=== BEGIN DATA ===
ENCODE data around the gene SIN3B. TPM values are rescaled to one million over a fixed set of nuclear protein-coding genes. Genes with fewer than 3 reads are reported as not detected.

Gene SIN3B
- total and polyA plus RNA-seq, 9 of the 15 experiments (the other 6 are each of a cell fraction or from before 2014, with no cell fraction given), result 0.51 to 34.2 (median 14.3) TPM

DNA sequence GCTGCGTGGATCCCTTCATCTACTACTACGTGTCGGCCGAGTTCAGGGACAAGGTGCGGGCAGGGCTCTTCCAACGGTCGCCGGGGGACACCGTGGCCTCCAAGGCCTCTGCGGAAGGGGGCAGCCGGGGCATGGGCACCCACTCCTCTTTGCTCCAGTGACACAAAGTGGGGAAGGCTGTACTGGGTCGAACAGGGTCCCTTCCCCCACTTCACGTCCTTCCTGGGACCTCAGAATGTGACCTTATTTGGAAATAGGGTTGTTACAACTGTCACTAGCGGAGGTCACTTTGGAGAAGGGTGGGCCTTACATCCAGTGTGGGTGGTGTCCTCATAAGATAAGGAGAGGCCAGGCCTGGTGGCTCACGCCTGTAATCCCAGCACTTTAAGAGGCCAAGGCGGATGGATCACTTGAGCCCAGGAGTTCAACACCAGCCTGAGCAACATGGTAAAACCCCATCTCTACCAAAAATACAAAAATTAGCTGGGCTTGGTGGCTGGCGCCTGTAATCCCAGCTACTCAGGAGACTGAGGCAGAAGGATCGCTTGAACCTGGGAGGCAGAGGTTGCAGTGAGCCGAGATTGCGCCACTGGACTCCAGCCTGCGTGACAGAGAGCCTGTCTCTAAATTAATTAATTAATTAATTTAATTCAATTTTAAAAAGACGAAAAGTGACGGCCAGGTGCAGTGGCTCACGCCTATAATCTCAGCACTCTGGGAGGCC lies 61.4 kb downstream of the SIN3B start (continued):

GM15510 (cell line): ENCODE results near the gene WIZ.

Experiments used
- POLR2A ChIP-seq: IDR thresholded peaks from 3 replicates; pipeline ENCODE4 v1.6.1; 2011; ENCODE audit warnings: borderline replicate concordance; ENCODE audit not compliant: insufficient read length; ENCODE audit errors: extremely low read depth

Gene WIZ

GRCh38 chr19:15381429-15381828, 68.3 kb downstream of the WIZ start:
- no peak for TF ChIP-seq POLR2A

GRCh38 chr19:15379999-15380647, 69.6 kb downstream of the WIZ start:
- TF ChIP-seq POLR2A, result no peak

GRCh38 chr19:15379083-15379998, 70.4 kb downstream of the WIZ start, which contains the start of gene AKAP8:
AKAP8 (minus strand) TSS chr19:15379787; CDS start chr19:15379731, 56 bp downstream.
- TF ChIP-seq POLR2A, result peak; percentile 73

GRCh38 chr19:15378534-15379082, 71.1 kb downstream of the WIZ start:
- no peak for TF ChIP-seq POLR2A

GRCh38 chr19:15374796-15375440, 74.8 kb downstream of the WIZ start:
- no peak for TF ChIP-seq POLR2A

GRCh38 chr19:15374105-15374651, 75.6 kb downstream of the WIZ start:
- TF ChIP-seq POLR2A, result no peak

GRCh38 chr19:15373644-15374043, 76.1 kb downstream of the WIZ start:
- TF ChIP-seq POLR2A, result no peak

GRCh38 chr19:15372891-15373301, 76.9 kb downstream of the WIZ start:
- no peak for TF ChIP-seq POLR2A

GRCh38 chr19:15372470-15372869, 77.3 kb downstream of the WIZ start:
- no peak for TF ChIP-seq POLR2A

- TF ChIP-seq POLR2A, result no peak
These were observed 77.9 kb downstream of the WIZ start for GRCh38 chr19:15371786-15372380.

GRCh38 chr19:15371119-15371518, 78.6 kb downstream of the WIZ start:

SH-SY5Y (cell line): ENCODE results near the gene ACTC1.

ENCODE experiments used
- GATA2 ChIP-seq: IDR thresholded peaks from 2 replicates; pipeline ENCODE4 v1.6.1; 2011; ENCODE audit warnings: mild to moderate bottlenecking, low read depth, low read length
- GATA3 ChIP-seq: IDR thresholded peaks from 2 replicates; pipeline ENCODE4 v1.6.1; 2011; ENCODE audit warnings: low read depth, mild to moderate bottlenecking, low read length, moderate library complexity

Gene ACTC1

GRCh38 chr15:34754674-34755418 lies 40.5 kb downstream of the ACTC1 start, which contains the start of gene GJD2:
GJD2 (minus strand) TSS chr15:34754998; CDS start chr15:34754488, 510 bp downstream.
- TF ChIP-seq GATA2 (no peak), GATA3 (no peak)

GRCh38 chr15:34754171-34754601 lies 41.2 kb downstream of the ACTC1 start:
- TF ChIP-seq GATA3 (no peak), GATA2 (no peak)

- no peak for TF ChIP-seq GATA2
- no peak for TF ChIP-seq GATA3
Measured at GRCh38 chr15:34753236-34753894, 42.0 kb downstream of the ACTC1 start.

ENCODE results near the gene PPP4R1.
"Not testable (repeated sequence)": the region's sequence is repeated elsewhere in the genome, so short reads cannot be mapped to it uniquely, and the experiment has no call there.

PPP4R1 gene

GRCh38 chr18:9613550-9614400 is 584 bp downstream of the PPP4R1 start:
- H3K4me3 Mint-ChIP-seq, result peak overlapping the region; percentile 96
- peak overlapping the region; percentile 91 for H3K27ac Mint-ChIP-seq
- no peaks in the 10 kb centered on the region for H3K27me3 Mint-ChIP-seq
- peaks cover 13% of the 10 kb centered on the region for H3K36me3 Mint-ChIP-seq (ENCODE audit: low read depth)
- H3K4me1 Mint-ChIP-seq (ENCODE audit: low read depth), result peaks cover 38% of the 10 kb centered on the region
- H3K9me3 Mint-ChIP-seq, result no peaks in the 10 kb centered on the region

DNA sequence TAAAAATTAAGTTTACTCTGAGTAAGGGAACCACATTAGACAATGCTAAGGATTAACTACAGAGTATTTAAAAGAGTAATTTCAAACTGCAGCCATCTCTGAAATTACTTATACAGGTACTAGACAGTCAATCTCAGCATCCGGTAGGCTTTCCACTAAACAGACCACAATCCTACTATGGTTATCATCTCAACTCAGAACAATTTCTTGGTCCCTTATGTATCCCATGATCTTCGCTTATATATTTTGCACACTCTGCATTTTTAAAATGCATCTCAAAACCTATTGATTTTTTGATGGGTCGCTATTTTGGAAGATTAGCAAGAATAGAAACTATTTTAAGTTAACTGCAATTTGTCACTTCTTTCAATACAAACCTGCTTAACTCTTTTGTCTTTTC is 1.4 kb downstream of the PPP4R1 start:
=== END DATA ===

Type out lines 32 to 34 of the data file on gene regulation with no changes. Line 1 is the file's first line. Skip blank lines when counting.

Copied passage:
ENCODE experiments used
- GATA2 ChIP-seq: IDR thresholded peaks from 2 replicates; pipeline ENCODE4 v1.6.1; 2011; ENCODE audit warnings: mild to moderate bottlenecking, low read depth, low read length
- GATA3 ChIP-seq: IDR thresholded peaks from 2 replicates; pipeline ENCODE4 v1.6.1; 2011; ENCODE audit warnings: low read depth, mild to moderate bottlenecking, low read length, moderate library complexity